<p>The efficacy and safety of a drug is dose or exposure related, and both are used to assess the benefit-risk balance of a given drug and ultimately to decide on the specific drug license, including its dose and indication(s). Unfortunately, both efficacy and safety are much more difficult to establish in neonates, resulting in very few drugs licensed for use in this vulnerable population. This review will focus on dose-related adverse events in neonates. Besides the regulatory classification on seriousness, adverse event assessment includes aspects related to signal detection, causality, and severity. Disentangling confounders from truly dose-related adverse drug events remains a major challenge, as illustrated for drug-induced renal impairment, drug-induced liver injury, and neurodevelopmental outcome. Causality assessment, using either routine tools (Naranjo algorithm, World Health Organization's Uppsala Monitoring Center causality tool) or a Naranjo algorithm tailored to neonates, still does not sufficiently and reliably document causality in neonates. Finally, very recently, a first neonatal severity-grading tool for neonates has been developed. Following the development of advanced pharmacokinetic approaches and techniques to predict and assess drug exposure, additional efforts are needed to truly and fully assess dose adverse drug events. To further operationalize the recently developed tools on causality and severity, reference databases on a palette of biomarkers and outcome variables and their covariates are an obvious next step. These databases should subsequently be integrated in modeling efforts to truly explore safety outcome, including aspects associated with or caused by drug dose or exposure.</p>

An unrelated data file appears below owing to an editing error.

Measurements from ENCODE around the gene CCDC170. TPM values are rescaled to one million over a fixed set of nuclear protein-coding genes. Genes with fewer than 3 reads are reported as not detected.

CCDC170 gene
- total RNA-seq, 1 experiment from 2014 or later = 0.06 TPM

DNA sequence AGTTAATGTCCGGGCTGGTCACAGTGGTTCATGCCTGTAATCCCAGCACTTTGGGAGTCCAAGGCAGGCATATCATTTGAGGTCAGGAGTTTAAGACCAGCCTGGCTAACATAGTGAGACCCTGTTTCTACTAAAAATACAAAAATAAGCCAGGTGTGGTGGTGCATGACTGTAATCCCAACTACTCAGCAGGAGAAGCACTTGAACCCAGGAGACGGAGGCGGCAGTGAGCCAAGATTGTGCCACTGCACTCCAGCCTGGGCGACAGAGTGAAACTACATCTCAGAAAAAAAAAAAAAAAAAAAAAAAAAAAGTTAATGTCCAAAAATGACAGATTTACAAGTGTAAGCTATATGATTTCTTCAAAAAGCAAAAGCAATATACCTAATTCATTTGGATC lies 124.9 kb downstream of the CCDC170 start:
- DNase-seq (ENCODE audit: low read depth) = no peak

doi.org/10.1002/jcph.1827, hdl.handle.net/1765/136896
Journal of Clinical Pharmacology
Erasmus MC: University Medical Center Rotterdam

K.M. (Karel) Allegaert, & J.N. (John) van den Anker. (2021). Dose-Related Adverse Drug Events in Neonates. Journal of Clinical Pharmacology, 61(S1), S152–S160. doi:10.1002/jcph.1827